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Mulatu Astatke & the Heliocentrics

with Krar Collective


Barbican Hall

29 September 2010






A review by James Buxton for EXTRA! EXTRA!

The Krar Collective, who support Mulatu Astatke & The Heliocentrics tonight, open, playing modernized versions of traditional Ethiopian music. The group are led by a former pupil of Mulatu Astake, Temsegen Taraken, who plays the krar harp, a six stringed instrument associated with the azmari minstrel tradition. The harp is played with one hand pinching the upper strings, while the other strums the fast Ethiopian rhythm. Heard through the amp and with distortion effects, the krar has a similar sound to an electric guitar, but with a more earthy tone and higher, jangling pitch.  Taraken is accompanied by Robel Tesfaye on an electronic drum kit, which allows him to emulate the sounds of traditional Ethiopian drums, such as the Kebero. Taraken and Tesfaye play together on stage in white robes and black cloaks embroidered with silver, creating a mesmerizing sound. When lead vocalist Genet Asfa descends the stairs, she joins them on stage, cutting a striking figure with her golden afro, aquamarine dress and embroidered cape. Yet it is only when she opens her lips to sing, that you realize the soaring power and command of her voice. Her ululating outbursts and overpowering vocals create a feeling of extravagant celebration, further intensified by two dancers. A man and woman in brightly coloured traditional Ethiopian clothes perform a series of vigorous dances, consisting of rapid shaking and jutting of chests, necklaces spinning round necks and spasmodic body popping. As the music reaches its crescendo, the dancers jump and spin, waving limbs and ululating, abandoning themselves to the sound in an ecstatic release. The frenzy of dancing embodies the beatific freedom of tribal ritual - to shake off all cares or worries and dance with unrestrained joy.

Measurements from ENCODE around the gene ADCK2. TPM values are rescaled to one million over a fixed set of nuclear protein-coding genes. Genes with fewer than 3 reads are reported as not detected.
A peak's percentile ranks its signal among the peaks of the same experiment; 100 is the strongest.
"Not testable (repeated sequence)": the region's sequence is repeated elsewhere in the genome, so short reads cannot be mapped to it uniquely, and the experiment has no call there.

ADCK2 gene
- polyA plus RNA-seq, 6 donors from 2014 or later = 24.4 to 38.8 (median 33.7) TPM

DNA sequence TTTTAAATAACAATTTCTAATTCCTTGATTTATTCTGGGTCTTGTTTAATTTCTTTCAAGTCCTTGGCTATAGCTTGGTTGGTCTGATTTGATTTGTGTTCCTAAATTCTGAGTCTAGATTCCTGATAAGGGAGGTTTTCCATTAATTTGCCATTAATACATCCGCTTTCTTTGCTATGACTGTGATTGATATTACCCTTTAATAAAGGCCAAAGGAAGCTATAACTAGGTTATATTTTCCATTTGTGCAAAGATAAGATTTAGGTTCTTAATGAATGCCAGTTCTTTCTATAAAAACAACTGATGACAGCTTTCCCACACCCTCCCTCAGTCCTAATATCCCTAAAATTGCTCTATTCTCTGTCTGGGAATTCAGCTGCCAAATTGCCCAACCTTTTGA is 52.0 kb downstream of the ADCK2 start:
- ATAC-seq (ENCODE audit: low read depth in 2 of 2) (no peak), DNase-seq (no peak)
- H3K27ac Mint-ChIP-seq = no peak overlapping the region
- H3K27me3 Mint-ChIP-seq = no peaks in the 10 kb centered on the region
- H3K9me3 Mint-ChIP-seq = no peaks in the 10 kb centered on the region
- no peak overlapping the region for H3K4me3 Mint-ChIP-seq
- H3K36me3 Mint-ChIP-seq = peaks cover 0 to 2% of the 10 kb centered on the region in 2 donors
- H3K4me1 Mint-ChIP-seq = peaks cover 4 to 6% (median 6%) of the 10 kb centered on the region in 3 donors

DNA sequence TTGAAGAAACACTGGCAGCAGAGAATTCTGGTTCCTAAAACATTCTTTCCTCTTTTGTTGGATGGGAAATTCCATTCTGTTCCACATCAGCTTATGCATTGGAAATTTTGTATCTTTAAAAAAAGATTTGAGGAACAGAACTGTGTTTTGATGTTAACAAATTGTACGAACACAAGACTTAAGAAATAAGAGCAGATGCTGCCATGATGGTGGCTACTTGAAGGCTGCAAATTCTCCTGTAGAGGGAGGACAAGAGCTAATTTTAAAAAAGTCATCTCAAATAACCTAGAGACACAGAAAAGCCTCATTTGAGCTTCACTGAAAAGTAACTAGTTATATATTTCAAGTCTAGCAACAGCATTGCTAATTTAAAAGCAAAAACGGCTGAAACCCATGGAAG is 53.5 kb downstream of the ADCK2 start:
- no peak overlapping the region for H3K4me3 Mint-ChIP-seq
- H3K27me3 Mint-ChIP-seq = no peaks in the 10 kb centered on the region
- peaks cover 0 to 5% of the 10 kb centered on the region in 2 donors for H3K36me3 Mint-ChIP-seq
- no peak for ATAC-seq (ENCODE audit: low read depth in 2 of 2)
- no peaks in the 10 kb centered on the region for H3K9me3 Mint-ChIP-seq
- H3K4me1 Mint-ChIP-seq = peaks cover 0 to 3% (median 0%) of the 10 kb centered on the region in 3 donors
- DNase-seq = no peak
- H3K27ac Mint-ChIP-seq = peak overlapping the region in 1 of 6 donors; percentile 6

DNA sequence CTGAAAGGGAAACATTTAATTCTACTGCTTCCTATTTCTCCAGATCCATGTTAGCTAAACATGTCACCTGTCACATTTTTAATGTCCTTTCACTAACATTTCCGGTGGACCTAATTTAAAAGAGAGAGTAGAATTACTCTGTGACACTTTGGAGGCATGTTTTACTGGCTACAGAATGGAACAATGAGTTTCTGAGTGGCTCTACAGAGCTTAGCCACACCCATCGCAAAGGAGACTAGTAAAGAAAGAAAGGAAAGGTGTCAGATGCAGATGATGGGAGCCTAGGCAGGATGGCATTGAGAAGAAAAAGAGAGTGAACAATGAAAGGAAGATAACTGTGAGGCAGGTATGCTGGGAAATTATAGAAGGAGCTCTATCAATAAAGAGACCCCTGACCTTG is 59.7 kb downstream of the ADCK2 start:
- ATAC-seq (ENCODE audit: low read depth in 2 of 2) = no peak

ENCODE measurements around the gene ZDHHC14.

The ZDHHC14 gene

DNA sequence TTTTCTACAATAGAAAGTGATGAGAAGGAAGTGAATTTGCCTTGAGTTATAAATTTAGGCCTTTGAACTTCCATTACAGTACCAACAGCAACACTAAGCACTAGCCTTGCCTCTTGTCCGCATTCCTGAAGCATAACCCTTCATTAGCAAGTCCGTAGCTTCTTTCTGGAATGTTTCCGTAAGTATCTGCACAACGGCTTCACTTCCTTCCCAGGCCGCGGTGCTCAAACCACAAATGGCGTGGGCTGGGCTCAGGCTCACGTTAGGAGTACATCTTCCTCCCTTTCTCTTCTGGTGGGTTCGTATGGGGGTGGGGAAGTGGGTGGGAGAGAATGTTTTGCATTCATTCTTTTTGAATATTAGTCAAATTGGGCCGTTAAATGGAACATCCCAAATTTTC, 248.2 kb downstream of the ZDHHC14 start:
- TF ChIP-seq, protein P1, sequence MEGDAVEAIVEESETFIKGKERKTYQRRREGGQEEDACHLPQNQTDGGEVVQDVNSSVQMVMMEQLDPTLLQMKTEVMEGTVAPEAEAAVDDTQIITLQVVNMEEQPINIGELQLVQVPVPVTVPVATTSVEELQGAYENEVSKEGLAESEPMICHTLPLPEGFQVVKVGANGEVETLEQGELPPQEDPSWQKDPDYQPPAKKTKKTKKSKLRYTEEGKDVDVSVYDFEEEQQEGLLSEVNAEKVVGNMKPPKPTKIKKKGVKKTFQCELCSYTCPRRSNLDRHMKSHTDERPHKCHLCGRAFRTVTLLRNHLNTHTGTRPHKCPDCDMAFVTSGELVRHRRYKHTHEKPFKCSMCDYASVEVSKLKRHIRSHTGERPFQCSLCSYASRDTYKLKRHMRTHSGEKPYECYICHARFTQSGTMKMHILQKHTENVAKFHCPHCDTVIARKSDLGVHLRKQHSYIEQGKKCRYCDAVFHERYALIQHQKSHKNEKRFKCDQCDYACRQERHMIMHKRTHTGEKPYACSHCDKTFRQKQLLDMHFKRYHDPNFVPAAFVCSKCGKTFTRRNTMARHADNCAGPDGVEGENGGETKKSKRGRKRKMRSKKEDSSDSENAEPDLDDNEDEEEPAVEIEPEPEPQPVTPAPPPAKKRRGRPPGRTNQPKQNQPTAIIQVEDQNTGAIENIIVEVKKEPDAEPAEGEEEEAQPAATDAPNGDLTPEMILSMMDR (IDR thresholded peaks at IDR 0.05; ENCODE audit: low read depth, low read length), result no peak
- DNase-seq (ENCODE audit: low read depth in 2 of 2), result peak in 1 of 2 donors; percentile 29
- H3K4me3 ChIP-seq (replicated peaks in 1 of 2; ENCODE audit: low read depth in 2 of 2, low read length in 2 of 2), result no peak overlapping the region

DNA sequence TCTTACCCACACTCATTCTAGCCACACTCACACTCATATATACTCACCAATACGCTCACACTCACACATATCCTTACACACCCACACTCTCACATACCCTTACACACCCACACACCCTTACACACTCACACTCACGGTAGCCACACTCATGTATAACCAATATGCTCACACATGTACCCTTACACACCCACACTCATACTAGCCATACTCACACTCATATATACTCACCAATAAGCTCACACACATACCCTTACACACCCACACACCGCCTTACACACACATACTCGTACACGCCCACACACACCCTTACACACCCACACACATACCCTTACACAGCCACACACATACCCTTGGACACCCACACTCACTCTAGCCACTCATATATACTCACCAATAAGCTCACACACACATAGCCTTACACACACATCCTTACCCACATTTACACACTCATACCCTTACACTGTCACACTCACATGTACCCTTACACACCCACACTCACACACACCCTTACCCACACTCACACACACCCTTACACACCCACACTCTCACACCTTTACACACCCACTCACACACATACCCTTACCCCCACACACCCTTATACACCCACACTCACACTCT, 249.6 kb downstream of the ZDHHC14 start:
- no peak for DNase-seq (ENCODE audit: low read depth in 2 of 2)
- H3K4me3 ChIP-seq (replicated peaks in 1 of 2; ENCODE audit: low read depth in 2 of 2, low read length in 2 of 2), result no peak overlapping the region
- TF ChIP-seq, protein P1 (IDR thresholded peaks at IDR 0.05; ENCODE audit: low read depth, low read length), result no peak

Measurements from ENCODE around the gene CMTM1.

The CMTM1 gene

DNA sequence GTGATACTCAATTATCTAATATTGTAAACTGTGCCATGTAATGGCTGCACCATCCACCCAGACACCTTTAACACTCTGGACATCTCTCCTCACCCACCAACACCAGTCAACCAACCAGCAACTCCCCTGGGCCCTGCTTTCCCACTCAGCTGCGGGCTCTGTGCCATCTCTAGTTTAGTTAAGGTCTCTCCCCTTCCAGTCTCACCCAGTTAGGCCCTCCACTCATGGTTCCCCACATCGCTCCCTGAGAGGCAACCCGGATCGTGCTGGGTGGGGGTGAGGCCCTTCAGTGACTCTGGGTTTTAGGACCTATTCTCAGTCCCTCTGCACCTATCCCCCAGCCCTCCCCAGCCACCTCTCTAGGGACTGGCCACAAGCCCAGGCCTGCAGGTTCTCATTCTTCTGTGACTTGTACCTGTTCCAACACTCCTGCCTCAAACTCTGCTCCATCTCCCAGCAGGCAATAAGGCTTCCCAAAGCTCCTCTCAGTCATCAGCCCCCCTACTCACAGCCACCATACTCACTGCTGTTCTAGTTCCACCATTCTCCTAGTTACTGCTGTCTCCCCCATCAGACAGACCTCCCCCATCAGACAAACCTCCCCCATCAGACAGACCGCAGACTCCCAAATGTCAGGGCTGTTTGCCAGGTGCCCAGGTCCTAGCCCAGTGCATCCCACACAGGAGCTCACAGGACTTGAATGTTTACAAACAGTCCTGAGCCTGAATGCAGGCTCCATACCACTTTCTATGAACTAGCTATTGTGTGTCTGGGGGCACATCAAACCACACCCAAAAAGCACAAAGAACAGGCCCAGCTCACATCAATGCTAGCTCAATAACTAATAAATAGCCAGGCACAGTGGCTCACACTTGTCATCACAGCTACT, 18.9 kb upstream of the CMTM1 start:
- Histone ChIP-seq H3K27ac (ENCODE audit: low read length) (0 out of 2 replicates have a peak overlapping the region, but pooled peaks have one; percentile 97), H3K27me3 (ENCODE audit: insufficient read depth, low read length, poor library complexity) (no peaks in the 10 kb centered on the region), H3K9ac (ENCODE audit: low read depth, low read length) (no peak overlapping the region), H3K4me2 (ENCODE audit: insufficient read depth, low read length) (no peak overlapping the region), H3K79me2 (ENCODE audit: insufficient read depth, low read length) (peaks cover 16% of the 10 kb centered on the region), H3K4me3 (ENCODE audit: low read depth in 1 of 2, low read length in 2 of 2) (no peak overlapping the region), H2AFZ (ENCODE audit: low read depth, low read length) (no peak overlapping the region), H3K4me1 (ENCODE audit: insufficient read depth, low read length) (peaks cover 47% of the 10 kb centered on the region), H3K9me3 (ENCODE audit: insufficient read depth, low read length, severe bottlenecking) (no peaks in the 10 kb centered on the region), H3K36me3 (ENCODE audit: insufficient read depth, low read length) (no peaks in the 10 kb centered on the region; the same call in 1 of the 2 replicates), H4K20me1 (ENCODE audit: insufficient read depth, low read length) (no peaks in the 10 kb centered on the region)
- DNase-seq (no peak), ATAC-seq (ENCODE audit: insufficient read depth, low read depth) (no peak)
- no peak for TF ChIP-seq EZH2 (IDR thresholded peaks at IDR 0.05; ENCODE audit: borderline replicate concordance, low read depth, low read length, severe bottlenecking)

Mulatu Astatke himself is the granddaddy of Ethio-Jazz, the kind of suave, funky music that you can imagine listening to in a smoky late night bar, couched in velvet, with one hand on a silk stocking, and the other clasping a tumbler of Scotch. Since the late 1960's, the Daddy from Addy has been stirring up his own funkadelic compositions, blending traditional Ethiopian folk melodies with Jazz, Soul and seductive funk. Tonight the Heliocentrics perform a series of tunes with him from his undeservedly neglected back catalogue and a few new numbers from their recent collaboration Inspiration Information. 

A hazy lounging funk descends over the audience as the Heliocentrics take to the stage; a London based collective, their music is a brilliant fusion of psychedelia, jazz and funk, with influences ranging from Sun Ra to James Brown. Their sound has a dusky, playful quality that suits the subtle nuances of Astatke's compositions.

Blue lights search the crowd, creating an effect of being immersed underwater, enhanced by the sound, you feel like you're floating inside a lava lamp as the narcotic haze sweeps you further along the liquid melody. When Mulatu Astatke arrives on stage in a white suit, there is a storm of applause as he humbly thanks the crowd in his gravelly voice and starts to tentatively tap his vibraphone, like a doctor testing for a reflex. With each note he hits, the reaction is involuntary as the crowd cheer in excitement. On tracks such as ‘Yegelle Tezeta’, the effect is mesmerizing as Malcom Catto the drummer provides a jazzy beat, the smoky saxophones pining languidly as the Hammond organ  replicates the melody. The saxes dual in a chaos of responses to each other, interspersed with blasts of trumpet while the guitars play funky up-tempo rhythms, with the band leader on percussion making sweeping gestures to conduct the musicians. The whole band in full swing is a sensory indulgence, truly engulfing you with the quality of their performance.

Astatke's compositions evoke the sultry heat of Sub Saharan Africa; he conjures mirages before your eyes through the unearthly, dreamlike quality of the vibes. His music is intoxicating and is complimented by the visuals of gold, crimson and turquoise liquid, that slip down the screen, merging in synaesthetic delight. At one point a cellist takes to the stage and provides a strikingly intense solo, as he looms over his instrument under a spotlight. A synth also extenuates the sound of the instruments after they have faded, leaving the air thick with the heady sounds of horns, guitars, drums and bass.

Under Astatke's gentle presence, you can tell all the musicians play at their utmost ability, as if all are united by the swirling charisma of his music and character. Despite the fact that he is not conducting them, Astatke is very much the figurehead, leading this caravan of musicians like a breeze of cool air sweeping across the sand dunes of the mind.



Barbican Centre
Silk Street
London EC2Y 8DS

Box Office: 020 7638 8891
9am - 8pm Mon - Sat
11am - 8pm Sun

11 September 2010 / 20:00

 Barbican Hall
Tickets: £15/20/25/30








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